Lt. Gov. McNally pitches defunding Nashville's convention hall
Lt. Gov. Randy McNally is proposing to defund the largest civic project in the city's history.
Driving the news: Legislation filed late Thursday by Sen. Jack Johnson on McNally's behalf deletes the tourism-related taxes dedicated for the $623 million Music City Center.
- Those tourism taxes cover the annual debt obligations for the convention center.
Why it matters: The proposal is the latest legislation pursued by top Republican lawmakers in the wake of Nashville leaders saying no to the Republican National Convention in 2024.
- The new bill could create budgetary chaos for Metro. There are major legal questions about the proposal. The Tennessee Journal first reported about the bill.
What he's saying: "Nashville has been afforded certain tools for the express purpose of encouraging convention tourism to the city. Over the last year, Metro has made it clear they are no longer interested in aggressively recruiting top-tier conventions to Nashville," McNally tells Axios through a spokesperson.
- "That message has been received loud and clear by the General Assembly. If Nashville wants to prioritize political posturing over prosperity for its people, that's their prerogative. But the state does not have to participate."
Reality check: Music City Center is a major economic driver, bringing major conventions to the era and serving as a host for events like CMA Fest.
- Metro Council hasn't said no to bringing conventions to Nashville in the past. Opponents rejected the RNC coming here over security concerns downtown.
Flashback: The city was very conservative in how it funded the new convention center under then-Mayor Karl Dean in 2010.
- With state approval, Dean used car rental fees, hotel room rental taxes and sales tax collected within the convention center and adjoining Omni Hotel to pay debt for the convention hall.
- The state also approved a tourism development zone (TDZ) around the convention center. The TDZ allocates state and local sales tax collected above the baseline year and dedicates it to the convention center. As it's turned out, more tourism revenues are being collected each year than are needed for annual debt obligations.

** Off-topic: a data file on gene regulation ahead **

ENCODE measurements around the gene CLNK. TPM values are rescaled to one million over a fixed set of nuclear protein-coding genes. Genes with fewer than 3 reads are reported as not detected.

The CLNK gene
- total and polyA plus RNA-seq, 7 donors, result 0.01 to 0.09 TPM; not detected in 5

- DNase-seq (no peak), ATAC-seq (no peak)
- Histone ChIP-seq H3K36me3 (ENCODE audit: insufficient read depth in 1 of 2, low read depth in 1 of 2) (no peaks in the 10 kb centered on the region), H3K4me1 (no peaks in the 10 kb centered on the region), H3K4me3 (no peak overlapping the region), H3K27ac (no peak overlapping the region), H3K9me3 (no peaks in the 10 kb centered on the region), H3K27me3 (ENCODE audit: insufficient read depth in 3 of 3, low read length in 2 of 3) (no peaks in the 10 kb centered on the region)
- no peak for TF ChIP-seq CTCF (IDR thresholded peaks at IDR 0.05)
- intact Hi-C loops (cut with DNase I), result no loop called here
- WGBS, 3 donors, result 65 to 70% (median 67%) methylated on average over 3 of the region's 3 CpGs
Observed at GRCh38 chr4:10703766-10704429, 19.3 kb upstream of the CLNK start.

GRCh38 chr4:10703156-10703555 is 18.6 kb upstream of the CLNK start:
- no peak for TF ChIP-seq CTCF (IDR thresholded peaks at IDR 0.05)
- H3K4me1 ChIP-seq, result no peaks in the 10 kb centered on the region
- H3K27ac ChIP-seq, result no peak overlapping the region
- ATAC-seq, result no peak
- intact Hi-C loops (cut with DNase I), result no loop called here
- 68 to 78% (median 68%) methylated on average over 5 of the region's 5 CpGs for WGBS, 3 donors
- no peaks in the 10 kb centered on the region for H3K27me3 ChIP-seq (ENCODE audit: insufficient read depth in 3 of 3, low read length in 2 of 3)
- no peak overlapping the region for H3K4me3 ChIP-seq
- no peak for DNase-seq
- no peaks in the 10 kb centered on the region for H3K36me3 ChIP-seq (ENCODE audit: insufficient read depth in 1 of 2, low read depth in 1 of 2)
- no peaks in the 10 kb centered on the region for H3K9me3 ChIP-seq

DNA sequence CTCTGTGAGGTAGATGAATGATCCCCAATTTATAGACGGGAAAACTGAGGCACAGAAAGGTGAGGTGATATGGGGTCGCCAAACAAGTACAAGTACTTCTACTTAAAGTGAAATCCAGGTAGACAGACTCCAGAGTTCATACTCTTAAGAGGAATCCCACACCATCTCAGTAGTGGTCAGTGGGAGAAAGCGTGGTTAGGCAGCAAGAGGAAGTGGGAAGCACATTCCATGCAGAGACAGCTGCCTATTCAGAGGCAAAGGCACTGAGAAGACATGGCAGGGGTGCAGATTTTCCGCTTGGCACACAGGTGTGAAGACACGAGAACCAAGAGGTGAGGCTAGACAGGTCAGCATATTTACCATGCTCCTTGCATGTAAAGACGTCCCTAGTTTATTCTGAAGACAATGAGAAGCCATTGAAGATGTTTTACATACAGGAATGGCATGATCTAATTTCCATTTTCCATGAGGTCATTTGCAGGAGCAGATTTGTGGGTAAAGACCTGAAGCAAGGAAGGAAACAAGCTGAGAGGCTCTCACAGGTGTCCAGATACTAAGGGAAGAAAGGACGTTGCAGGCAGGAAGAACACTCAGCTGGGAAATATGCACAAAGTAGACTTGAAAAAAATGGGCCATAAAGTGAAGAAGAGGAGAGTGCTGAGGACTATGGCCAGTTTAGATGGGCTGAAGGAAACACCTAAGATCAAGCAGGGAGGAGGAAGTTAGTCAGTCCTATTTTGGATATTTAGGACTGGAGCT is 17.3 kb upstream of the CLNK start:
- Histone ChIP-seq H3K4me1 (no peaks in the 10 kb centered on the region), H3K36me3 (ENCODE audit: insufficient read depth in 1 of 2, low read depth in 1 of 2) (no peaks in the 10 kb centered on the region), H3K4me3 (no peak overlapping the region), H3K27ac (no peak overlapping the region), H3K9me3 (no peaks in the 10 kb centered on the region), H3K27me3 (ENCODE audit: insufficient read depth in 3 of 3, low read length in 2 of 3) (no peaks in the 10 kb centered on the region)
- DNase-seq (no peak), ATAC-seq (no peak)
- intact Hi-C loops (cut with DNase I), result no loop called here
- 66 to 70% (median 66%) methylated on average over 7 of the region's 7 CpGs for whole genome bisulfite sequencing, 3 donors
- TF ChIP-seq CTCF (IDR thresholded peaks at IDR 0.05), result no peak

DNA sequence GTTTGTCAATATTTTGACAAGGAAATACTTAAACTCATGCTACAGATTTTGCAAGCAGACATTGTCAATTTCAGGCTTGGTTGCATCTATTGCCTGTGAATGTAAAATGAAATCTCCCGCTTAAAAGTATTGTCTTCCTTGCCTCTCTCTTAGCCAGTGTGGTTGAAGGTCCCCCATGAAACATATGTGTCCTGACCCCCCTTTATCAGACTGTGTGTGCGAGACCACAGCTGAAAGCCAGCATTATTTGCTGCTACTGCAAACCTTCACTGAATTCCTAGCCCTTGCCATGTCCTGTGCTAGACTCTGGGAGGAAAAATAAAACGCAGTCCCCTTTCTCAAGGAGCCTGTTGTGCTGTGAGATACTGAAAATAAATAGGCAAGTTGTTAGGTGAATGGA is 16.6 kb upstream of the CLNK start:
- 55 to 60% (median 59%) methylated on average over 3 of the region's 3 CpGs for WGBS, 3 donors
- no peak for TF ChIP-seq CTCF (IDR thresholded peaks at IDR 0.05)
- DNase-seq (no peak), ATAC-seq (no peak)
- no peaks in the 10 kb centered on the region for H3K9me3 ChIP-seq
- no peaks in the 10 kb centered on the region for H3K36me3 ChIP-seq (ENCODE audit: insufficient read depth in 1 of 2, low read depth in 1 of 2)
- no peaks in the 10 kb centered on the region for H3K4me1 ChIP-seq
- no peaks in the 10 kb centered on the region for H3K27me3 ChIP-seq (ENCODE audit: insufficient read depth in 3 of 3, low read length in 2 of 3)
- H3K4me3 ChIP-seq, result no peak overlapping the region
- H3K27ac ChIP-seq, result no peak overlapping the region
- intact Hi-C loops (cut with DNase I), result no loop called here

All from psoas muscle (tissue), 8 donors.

State of play: So much revenue has come in that Mayor John Cooper and the Convention Center Authority have worked out agreements to use the excess collections to pay for other projects.
- Most recently, Cooper proposed earmarking some of the money for public restrooms downtown and for infrastructure costs to help rebuild Second Avenue following the 2020 Christmas Day bombing.
Because bondholders were promised those tourism tax dollars, there could be litigation over any state plan to roll them back.
- The mayor's office along with Metro legal are reviewing the legislation, a Cooper spokesperson tells Axios.
Zoom out: Metro Council voted last year to reject an agreement for the city to host a major party political convention. At the time, the Republican National Committee was interested in Nashville for 2024, but ultimately voted to hold its convention in Milwaukee.
- Earlier this month, top Republican lawmakers filed legislation to reduce the Metro Council from 40 to 20 members citing the need to make government more efficient.
The other side: Metro Councilmember Bob Mendes tells Axios he expected more retribution from the state.
- "Anyone who thought [shrinking the council] was the final punishment is insane. There was always going to be a bigger punishment as long as there's a Republican supermajority. There's a massive culture war going on in this country, and the state of Tennessee's leadership doesn't like the culture of Nashville and is going to keep coming after us."
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